Sunday, February 14, 2010

A Unique Gospel Culture --The Law of Adoption / Lloyd


The Law of Adoption is a Fundamental Doctrine of the Gospel
There is a unique gospel culture, a set of values and expectations and practices common to all members of The Church of Jesus Christ of Latter-day Saints. This gospel way of life comes from the plan of salvation, the commandments of God, and the teachings of the living prophets. It is given expression in the way we raise our families and live our individual lives. The principles stated in the family proclamation are a beautiful expression of our gospel culture. . . The traditions of culture or way of life of a people inevitably include some practices that must be changed by those who wish to qualify for God's choicest blessings. . . This requires us to make some changes from our family culture, our ethnic culture, or our national culture. We must change all elements of our behavior that are in conflict with gospel commandments, covenants, and culture. (See Dallin H. Oaks, "Repentance and Change," Ensign, Nov 2003, 37, and  "Priesthood Authority in the Family and the Church," Ensign, Nov 2005, 24)
Bringing our lives into conformity with the gospel culture often requires rejecting or repenting of behaviors and practices that are tolerated, expected or even endorsed in the world in which we live, such as mistreatment of women, dishonesty, and sexual immorality.

Bringing our lives into conformity with the gospel culture usually includes developing a refinement of the spirit as evidenced by increased modesty in our clothing and speech and by choosing uplifting music, literature, and other forms of entertainment, with a general shift in the amount of the time we spend pursuing entertainment and material goals to education and service.

Bringing our lives into conformity with the gospel culture will almost certainly include expanding our vision and the active development of opportunities to love and serve family members, both past and present, and friends, neighbors, and strangers--especially the poor and needy among us. Examples are doing quiet acts of charity, sharing the gospel, performing family history and temple work, contributing to the perpetual education fund, and responding to the special needs of others in times of natural disaster.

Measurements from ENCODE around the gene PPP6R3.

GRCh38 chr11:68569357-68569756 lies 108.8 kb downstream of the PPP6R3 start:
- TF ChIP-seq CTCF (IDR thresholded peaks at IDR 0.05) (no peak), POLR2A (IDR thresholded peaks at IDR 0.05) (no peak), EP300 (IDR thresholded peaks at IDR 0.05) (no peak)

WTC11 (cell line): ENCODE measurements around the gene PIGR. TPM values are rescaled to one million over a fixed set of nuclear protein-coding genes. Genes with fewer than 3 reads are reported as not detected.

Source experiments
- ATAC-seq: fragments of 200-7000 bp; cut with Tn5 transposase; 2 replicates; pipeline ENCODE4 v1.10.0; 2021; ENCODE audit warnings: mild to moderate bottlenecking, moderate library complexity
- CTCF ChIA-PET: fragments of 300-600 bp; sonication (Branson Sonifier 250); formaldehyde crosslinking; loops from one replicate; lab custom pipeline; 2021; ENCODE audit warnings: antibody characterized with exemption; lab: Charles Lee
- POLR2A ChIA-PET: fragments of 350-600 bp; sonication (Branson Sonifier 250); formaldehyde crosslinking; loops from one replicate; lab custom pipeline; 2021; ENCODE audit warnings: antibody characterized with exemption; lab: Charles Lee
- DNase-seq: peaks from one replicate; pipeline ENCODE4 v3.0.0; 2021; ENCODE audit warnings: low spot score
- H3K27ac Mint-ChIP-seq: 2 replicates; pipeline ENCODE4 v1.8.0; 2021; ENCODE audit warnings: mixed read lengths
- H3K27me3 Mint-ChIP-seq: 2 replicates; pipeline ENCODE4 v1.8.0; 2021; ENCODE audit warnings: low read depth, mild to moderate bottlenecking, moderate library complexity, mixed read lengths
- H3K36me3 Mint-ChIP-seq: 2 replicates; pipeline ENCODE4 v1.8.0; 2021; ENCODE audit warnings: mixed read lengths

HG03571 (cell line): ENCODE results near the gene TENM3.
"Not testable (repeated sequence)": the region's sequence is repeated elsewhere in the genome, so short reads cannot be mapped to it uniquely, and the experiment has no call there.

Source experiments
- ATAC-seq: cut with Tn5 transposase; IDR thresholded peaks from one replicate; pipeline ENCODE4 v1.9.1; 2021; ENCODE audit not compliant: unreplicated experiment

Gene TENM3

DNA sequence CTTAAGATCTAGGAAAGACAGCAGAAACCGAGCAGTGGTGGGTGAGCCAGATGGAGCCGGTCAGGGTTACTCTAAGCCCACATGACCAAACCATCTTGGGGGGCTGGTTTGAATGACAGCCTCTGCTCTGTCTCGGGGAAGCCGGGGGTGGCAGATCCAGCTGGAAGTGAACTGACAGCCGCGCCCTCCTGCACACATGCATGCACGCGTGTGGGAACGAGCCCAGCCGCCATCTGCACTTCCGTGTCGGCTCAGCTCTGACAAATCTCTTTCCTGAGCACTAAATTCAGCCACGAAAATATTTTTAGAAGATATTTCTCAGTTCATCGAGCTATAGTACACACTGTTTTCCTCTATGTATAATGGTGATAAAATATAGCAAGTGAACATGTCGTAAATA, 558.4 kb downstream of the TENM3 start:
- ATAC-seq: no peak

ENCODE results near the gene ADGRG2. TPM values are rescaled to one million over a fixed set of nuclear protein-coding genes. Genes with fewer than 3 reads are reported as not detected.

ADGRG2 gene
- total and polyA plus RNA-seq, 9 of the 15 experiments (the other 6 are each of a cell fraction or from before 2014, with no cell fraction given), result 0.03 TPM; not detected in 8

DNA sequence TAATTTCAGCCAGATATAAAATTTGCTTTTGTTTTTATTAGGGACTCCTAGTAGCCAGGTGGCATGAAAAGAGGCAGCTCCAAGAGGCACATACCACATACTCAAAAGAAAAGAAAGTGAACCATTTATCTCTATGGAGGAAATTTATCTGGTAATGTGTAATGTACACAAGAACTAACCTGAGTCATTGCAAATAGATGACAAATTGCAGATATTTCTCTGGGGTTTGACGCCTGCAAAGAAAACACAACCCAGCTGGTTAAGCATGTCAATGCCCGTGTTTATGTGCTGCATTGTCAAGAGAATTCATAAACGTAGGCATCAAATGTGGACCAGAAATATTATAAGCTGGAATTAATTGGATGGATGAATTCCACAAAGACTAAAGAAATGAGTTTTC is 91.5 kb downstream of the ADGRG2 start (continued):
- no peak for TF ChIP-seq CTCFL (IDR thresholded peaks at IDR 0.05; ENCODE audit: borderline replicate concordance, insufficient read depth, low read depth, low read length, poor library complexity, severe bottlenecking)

One of the greatest forms of love and service that is absolutely central to the purpose of mortality and is the most refining of all mortal activity is having and raising children, including reaching out and adopting children whose parents put them up for adoption or who are orphaned. When children are born under the covenant, or subsequently sealed to their parents, they receive extraordinary blessings and vital protections that can be obtained only through temple ordinances. (See Posting  "Our Wandering Children are not Lost," April 19, 2001)

The Law of Adoption is at the Heart of the Gospel and is Required by All who Inherit Eternal Life
In setting forth that all men must be born again to gain salvation, . . .this means they must be "born of God, changed from their carnal and fallen sate, to a state of righteousness, being redeemed of God, becoming his sons and daughters. " (Mosiah 27:25) Whose sons and whose daughters do we become when we are born again? Who is our new Father? The answer is, Christ is our Father; we become his children by adoption; he makes us members of His family.  (Mosiah 5:7) (See Bruce R. McConkie, The Promised Messiah, 1978)
Furthermore, there is process and order in organizing the familial lines of those who qualify to be heirs of eternal life, the sons and daughters of Christ, and joint heirs with Him. Men and women of whatever literal blood lineage become, through adoption, the seed of Abraham and the elect of God as they receive and magnify the covenants of the temple, especially the new and everlasting covenant of marriage. (D&C 84:33-39 and D&C 132: 19-21)

Therefore, to paraphrase King Benjamin, will we suffer little children to remain orphaned when we ourselves are also completely dependent upon the law of adoption for our exaltation. King Benjamin does counsel, "It is not requisite that a man should run faster than he has strength." (Mosiah 4: 16, 19, 27).  Perhaps if we have the means of extending the blessings of the temple to children at risk, we shouldn't dismiss out of hand the idea of adopting them.

1 comment:

  1. The parallel with being adopted by Christ is beautiful. I am reminded of talks and conversations about how in an increasingly wicked world there are fewer places for God to send his children with chance of their coming home safely. Just imagine spirit children expressing deep concern about the family they are to be sent to, asking how they are expected to get back home. An opportunity to adopt children into our homes is a powerful way to assist in God’s work and glory, without all the roundness and food cravings.

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